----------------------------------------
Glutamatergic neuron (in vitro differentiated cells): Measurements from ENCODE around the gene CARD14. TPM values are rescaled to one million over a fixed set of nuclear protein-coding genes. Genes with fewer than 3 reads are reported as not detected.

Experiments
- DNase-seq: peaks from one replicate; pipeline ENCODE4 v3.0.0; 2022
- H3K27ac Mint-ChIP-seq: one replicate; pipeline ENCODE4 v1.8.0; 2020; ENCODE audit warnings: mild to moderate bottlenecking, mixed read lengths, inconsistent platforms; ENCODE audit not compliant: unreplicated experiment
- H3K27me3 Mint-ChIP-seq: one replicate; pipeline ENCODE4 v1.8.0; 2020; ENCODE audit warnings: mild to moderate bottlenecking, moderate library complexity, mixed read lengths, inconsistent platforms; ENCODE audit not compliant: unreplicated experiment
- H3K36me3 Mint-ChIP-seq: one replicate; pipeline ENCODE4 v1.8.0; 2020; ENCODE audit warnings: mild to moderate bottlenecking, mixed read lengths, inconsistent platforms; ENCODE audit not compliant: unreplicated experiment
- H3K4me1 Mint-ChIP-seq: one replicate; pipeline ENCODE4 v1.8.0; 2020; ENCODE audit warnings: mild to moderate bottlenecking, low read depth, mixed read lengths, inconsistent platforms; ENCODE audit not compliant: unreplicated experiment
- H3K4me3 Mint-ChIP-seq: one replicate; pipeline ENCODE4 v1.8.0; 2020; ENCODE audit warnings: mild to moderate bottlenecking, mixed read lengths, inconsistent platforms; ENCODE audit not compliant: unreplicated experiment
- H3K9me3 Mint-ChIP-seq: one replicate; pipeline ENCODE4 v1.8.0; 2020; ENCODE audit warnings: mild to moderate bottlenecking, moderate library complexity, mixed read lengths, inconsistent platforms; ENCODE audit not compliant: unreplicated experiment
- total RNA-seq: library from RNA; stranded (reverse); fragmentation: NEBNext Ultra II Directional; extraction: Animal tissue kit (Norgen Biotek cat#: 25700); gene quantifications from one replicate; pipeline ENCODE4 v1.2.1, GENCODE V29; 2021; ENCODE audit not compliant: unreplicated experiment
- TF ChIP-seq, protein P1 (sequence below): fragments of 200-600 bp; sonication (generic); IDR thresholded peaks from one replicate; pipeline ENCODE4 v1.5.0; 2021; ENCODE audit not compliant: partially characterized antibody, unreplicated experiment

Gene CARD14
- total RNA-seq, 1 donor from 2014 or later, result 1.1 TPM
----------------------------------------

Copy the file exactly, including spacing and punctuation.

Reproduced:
Glutamatergic neuron (in vitro differentiated cells): Measurements from ENCODE around the gene CARD14. TPM values are rescaled to one million over a fixed set of nuclear protein-coding genes. Genes with fewer than 3 reads are reported as not detected.

Experiments
- DNase-seq: peaks from one replicate; pipeline ENCODE4 v3.0.0; 2022
- H3K27ac Mint-ChIP-seq: one replicate; pipeline ENCODE4 v1.8.0; 2020; ENCODE audit warnings: mild to moderate bottlenecking, mixed read lengths, inconsistent platforms; ENCODE audit not compliant: unreplicated experiment
- H3K27me3 Mint-ChIP-seq: one replicate; pipeline ENCODE4 v1.8.0; 2020; ENCODE audit warnings: mild to moderate bottlenecking, moderate library complexity, mixed read lengths, inconsistent platforms; ENCODE audit not compliant: unreplicated experiment
- H3K36me3 Mint-ChIP-seq: one replicate; pipeline ENCODE4 v1.8.0; 2020; ENCODE audit warnings: mild to moderate bottlenecking, mixed read lengths, inconsistent platforms; ENCODE audit not compliant: unreplicated experiment
- H3K4me1 Mint-ChIP-seq: one replicate; pipeline ENCODE4 v1.8.0; 2020; ENCODE audit warnings: mild to moderate bottlenecking, low read depth, mixed read lengths, inconsistent platforms; ENCODE audit not compliant: unreplicated experiment
- H3K4me3 Mint-ChIP-seq: one replicate; pipeline ENCODE4 v1.8.0; 2020; ENCODE audit warnings: mild to moderate bottlenecking, mixed read lengths, inconsistent platforms; ENCODE audit not compliant: unreplicated experiment
- H3K9me3 Mint-ChIP-seq: one replicate; pipeline ENCODE4 v1.8.0; 2020; ENCODE audit warnings: mild to moderate bottlenecking, moderate library complexity, mixed read lengths, inconsistent platforms; ENCODE audit not compliant: unreplicated experiment
- total RNA-seq: library from RNA; stranded (reverse); fragmentation: NEBNext Ultra II Directional; extraction: Animal tissue kit (Norgen Biotek cat#: 25700); gene quantifications from one replicate; pipeline ENCODE4 v1.2.1, GENCODE V29; 2021; ENCODE audit not compliant: unreplicated experiment
- TF ChIP-seq, protein P1 (sequence below): fragments of 200-600 bp; sonication (generic); IDR thresholded peaks from one replicate; pipeline ENCODE4 v1.5.0; 2021; ENCODE audit not compliant: partially characterized antibody, unreplicated experiment

Gene CARD14
- total RNA-seq, 1 donor from 2014 or later, result 1.1 TPM